23 June 2022, 17:30-18:30
Register start 30 May 2022
Register end 22 June 2022
y Florian Olivo, Unsplash
Cyberspace has dramatically transformed human existence. The ability to digitize, store, analyse and transport data around the globe has had profound effects in every sector of society and has changed the way we conduct personal, business, and political affairs. The COVID-19 pandemic has accelerated this revolution in our societies and amplified the ubiquity of information and communication technologies (ICTs).
Yet, cyberspace also offers new means and methods for different actors to conduct malicious activities. Cyber operations conducted by both state and non-state actors are perceived as potential challenges for international peace and security as well as for the international legal order. Cyber operations have become an integral part of international relations. States and non-state actors are conducting cyber operations against other States and actors, notably during armed conflicts.
In this talk, as part of our research on disruptive military technologies, we will analyse different examples of cyber operations (eg. Stuxnet, NotPetya and SolarWinds) allegedly conducted or sponsored by states, and discuss their effects on the geopolitical contexts as well as the different challenges they raise for international law, notably jus ad bellum and jus in bello.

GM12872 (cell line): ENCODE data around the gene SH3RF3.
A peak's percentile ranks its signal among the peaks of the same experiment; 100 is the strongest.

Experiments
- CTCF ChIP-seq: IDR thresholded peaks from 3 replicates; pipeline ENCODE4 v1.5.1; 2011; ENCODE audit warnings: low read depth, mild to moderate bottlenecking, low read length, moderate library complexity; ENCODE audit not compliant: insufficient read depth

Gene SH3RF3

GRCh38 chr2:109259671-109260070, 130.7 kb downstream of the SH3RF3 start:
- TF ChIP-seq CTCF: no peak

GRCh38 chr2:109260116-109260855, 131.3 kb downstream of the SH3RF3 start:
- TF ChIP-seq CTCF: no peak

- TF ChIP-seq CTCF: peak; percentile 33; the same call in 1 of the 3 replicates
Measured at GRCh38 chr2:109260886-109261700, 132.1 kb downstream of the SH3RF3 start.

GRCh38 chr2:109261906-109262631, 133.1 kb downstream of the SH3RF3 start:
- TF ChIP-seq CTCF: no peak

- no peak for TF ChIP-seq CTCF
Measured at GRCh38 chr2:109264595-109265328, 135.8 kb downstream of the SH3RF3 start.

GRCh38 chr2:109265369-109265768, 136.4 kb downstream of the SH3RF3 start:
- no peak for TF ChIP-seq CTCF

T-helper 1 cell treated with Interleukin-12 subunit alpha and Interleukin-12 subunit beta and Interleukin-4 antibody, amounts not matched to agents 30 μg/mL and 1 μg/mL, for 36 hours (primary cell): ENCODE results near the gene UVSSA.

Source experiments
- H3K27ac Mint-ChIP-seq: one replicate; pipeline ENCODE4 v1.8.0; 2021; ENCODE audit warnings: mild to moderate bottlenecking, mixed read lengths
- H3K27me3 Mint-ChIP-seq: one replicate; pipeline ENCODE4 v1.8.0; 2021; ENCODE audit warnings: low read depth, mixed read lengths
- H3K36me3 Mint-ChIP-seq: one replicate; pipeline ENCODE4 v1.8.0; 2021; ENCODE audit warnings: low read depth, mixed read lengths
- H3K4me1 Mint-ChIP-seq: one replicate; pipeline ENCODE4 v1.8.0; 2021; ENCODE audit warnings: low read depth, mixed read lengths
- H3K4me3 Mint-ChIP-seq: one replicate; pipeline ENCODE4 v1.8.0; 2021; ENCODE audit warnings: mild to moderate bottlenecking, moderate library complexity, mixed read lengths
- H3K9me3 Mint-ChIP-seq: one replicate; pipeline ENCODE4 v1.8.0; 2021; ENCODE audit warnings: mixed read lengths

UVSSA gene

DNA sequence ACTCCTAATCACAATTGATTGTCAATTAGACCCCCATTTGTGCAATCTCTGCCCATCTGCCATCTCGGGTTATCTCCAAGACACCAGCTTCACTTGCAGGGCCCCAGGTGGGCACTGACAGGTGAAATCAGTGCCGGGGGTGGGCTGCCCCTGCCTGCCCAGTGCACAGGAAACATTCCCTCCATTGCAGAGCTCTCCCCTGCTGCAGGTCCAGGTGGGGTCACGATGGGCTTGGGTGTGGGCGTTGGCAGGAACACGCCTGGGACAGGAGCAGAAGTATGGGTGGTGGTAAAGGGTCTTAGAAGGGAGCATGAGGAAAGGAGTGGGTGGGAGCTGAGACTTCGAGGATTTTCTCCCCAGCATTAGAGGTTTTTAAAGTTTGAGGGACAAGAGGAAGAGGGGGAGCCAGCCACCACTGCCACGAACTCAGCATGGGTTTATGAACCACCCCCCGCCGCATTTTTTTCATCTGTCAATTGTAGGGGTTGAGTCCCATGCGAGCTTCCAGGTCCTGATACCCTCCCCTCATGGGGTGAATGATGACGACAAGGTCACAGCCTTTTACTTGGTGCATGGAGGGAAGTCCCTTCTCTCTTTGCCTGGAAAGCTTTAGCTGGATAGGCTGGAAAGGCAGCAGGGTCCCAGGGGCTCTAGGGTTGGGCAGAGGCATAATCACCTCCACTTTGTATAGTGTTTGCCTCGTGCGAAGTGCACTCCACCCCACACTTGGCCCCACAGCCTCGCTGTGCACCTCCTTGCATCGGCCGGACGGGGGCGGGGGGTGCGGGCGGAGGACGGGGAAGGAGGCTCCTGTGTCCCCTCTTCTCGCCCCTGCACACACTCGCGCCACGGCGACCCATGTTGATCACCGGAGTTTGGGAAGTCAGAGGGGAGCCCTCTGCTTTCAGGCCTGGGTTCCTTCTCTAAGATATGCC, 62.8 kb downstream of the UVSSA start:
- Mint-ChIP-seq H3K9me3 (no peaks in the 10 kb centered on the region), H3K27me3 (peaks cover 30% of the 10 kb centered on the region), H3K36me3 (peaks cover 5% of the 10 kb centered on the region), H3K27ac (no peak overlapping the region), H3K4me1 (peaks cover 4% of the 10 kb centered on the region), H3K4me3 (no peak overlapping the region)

Olivier Chamard/Geneva Academy
Professor Sassòli was in charge of the IHL part of the report that was presented on 13 April by the three experts to the OSCE Permanent Council.
At a roundtable organised by Chatham House and hosted by our Geneva Human Rights Platform, experts addressed the role of human rights in AI governance.
In this online event co-organized with the ATLAS Network, prominent women in international law will share their experience and advice through an interactive discussion.
This short course examines the conduct of hostilities in situations of international armed conflict, also known as the Law of The Hague.
This short course, which can be followed in Geneva or online, provides an in-depth study of an emblematic example of the complexity of international humanitarian law and the challenges it raises: the classification of armed conflicts.
Medical Aid for Palestinians / Ezz Al Zanoon
This project aimed to ensure better protection of and assistance for persons with disabilities in situations of armed conflict or its aftermath by identifying legal obligations to protect and assist persons with disabilities during conflict, and the policies and practices required to put these obligations into effect.
This project examined how IHL could be more systematically, appropriately and correctly dealt with by the human rights mechanisms emanating from the UN Charter, as well as from universal and regional treaties.